Monopoly is going cashless — a new edition of the board game features a voice assistant that manages the buying and selling. This is weird. Doesn’t the joy come from basking in all the paper notes you’ve collected like you’re Scrooge McDuck?
But the change may also be an indicator of a larger issue. If kids stop being exposed to the tangible element of money, will they still be able to fully connect with its value?
Engaging with physical objects does something to children’s brains. Research shows that the simple act of touching money can have a powerful effect on their behaviour.
That’s why you might want to give your kids cash instead of a credit card. For those just starting to develop a financial sense, the tactile experience of holding real notes and coins creates an awareness that what they’re spending has been earned.
You should also let your kid see paper versions of your bills. Financial educator Tiffany Aliche, AKA “The Budgetnista”, tells Shrill Society that her parents were extremely transparent about money.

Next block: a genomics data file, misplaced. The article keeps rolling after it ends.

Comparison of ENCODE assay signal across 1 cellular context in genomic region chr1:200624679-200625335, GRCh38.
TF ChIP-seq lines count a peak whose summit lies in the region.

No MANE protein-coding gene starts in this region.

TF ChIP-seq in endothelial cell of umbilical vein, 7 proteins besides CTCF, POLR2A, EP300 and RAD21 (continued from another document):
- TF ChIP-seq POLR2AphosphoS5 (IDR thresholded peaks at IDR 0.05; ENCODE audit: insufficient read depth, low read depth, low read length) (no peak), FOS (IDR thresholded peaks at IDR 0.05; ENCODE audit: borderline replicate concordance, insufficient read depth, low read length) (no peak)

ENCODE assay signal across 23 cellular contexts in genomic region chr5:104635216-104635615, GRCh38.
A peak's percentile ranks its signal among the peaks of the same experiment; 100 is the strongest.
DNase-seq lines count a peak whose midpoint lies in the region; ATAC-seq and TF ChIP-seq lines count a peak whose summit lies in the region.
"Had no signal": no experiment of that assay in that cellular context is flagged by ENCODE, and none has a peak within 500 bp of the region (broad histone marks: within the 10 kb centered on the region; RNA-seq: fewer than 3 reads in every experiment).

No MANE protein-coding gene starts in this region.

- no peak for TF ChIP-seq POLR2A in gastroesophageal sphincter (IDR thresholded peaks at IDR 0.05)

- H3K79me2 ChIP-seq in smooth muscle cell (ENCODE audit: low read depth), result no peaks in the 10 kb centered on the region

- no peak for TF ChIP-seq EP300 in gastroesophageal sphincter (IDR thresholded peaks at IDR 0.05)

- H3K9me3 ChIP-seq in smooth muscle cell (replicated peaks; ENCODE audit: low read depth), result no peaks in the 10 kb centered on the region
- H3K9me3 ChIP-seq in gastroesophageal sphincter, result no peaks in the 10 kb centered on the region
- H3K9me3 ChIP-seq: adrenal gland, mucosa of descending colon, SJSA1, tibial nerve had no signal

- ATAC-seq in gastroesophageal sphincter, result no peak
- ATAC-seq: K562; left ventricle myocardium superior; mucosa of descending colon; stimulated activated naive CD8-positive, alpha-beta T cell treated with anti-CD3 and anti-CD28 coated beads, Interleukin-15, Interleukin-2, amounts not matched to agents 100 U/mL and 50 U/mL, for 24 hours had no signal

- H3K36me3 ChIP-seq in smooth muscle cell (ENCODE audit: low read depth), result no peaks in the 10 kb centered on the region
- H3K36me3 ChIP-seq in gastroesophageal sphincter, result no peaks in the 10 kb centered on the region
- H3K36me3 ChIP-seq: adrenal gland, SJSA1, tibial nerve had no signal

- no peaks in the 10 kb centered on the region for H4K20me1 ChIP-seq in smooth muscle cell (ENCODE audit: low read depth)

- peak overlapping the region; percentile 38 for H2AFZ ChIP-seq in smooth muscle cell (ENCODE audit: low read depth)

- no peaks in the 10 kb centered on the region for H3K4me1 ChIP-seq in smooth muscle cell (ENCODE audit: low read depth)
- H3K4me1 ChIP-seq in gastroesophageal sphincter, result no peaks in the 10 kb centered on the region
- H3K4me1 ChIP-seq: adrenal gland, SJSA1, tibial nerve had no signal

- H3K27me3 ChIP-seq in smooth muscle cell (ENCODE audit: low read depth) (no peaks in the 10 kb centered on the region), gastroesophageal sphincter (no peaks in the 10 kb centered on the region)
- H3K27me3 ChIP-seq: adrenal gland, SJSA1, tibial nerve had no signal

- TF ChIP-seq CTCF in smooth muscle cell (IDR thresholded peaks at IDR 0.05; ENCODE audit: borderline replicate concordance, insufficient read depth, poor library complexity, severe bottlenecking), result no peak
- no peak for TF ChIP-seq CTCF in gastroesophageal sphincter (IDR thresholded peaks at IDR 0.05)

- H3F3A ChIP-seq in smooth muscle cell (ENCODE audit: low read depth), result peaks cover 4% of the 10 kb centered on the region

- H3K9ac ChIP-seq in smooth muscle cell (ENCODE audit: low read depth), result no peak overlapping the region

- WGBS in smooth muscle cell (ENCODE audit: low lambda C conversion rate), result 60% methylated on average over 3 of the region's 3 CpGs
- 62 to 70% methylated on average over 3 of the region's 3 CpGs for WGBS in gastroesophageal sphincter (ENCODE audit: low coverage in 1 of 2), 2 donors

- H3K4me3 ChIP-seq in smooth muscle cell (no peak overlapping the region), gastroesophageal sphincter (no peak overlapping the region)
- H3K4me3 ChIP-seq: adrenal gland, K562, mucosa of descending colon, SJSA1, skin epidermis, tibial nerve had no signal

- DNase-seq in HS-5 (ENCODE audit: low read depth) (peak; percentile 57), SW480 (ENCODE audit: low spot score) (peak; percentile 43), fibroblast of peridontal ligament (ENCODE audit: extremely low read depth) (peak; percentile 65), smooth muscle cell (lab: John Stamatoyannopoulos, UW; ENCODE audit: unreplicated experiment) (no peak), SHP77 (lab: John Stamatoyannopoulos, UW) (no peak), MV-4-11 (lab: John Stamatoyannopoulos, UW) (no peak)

“I’m one of five girls, and, growing up, we learned about money,” she says. “As a kid, I thought it was normal to highlight the electric bill and put it on the dining room table so we could all see as we walked by. I can remember having financial lessons at five.”
Even if you pay your bills online (who doesn’t?), it can help to print out copies for your kids to see. And then talk about the expenses. You might show them what you owe for electricity this month compared to last month and discuss any habits that may have changed.
Cashless is great, but it shields kids from the everyday exchange of money. They no longer see Mum handing over her notes one by one at the checkout. To teach them financial lessons, opt for some paper.